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CD4-Cell Drops Seen Later in Therapy

CD4-Cell Drops Seen Later in Therapy

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A study in the September 24 edition of the journal AIDS suggests that long-term antiretroviral therapy can lead to an increase in immune system activation and falling CD4-cell levels, particularly between four and six years of continuous treatment. Follow-up of 20 adults on combination therapy for between 41/2 and 6.2 years'17 of whom were still on their initial regimen of AZT, 3TC, and Norvir'showed that 55% experienced CD4-cell drops between the fifth and sixth years of treatment. Activated CD4- and CD8-cell percentages also climbed between the third and sixth years of treatment, indicating elevated immune system activation. Researchers say falling CD4-cell levels and immune activation could be caused by low-level increases in viral replication occurring after lengthy anti-HIV treatment. Rising CD4 numbers during the first few years of therapy also could be providing new sources for viral infection and replication, they conlcude.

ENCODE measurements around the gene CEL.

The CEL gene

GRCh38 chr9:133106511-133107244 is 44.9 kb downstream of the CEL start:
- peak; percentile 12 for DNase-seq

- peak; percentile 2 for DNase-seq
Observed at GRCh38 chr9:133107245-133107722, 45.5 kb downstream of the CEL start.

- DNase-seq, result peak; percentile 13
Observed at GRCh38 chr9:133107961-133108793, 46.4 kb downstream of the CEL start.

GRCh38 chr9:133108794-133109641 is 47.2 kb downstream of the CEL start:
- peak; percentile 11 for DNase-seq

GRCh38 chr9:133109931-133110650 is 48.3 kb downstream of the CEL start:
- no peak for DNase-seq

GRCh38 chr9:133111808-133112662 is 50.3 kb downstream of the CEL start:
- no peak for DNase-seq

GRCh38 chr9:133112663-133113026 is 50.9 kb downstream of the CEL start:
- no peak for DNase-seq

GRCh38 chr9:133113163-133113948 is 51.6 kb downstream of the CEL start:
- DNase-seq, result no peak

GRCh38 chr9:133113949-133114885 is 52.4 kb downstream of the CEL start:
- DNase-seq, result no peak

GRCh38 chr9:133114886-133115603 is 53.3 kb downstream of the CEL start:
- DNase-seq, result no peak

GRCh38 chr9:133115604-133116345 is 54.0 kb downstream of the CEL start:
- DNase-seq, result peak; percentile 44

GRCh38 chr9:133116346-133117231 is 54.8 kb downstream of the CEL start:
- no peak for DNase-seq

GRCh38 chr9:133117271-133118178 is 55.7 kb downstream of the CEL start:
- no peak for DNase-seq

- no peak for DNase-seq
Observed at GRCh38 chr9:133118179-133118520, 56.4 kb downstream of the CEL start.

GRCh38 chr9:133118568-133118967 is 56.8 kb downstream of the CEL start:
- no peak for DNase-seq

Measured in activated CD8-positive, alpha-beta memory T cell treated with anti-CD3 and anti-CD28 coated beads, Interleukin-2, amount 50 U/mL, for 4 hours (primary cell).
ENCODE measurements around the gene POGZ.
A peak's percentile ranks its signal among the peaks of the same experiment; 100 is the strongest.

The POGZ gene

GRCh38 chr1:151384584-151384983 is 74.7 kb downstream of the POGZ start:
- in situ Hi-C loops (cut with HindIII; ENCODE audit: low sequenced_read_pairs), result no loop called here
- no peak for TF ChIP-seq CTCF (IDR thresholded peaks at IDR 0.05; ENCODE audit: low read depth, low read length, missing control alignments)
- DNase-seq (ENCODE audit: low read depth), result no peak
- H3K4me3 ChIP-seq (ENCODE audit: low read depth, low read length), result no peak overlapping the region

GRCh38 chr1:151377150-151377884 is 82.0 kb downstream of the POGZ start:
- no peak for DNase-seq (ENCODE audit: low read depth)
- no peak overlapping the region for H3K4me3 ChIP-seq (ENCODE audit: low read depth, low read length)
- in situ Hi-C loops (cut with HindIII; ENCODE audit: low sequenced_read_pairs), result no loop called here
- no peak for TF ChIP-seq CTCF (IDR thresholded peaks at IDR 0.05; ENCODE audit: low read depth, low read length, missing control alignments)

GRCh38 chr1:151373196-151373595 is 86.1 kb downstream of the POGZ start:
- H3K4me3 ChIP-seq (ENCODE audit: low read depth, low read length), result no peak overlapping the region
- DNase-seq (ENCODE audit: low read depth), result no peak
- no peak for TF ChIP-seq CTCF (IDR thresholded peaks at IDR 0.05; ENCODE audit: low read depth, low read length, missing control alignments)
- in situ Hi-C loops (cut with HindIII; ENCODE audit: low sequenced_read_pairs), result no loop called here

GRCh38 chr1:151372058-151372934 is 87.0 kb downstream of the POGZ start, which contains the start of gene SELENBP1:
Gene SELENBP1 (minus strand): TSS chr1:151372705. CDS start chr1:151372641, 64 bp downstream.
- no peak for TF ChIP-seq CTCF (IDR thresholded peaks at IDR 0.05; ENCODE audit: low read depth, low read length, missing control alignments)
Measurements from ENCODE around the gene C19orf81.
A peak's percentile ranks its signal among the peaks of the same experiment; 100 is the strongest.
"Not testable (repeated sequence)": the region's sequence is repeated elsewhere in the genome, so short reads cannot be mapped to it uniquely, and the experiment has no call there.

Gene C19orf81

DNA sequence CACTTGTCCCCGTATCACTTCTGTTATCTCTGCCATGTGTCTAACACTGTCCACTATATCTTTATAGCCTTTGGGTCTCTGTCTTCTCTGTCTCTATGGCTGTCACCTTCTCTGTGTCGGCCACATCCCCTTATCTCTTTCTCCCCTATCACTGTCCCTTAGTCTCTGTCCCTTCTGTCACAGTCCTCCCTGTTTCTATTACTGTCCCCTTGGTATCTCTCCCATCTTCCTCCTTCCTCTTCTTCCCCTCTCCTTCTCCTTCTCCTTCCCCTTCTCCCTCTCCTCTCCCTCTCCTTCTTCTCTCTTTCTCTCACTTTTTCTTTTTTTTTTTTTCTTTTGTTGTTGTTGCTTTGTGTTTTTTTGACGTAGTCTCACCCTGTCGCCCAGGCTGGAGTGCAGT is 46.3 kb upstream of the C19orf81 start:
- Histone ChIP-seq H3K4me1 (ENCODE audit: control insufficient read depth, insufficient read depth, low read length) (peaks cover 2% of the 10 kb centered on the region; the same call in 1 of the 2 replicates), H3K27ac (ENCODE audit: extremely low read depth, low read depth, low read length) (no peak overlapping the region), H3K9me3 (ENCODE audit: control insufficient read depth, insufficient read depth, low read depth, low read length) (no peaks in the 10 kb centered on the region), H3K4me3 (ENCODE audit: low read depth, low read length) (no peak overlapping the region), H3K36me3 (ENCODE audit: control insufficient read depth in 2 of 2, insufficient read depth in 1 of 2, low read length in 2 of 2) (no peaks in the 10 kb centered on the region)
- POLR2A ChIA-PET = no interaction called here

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Ryan is the Digital Director of The Advocate Channel, and a graduate of NYU Tisch's Department of Dramatic Writing. She is also a member of GALECA, the LGBTQ+ society of entertainment critics. While her specialties are television writing and comedy, Ryan is a young member of the LGBTQ+ community passionate about politics and advocating for all.

Ryan is the Digital Director of The Advocate Channel, and a graduate of NYU Tisch's Department of Dramatic Writing. She is also a member of GALECA, the LGBTQ+ society of entertainment critics. While her specialties are television writing and comedy, Ryan is a young member of the LGBTQ+ community passionate about politics and advocating for all.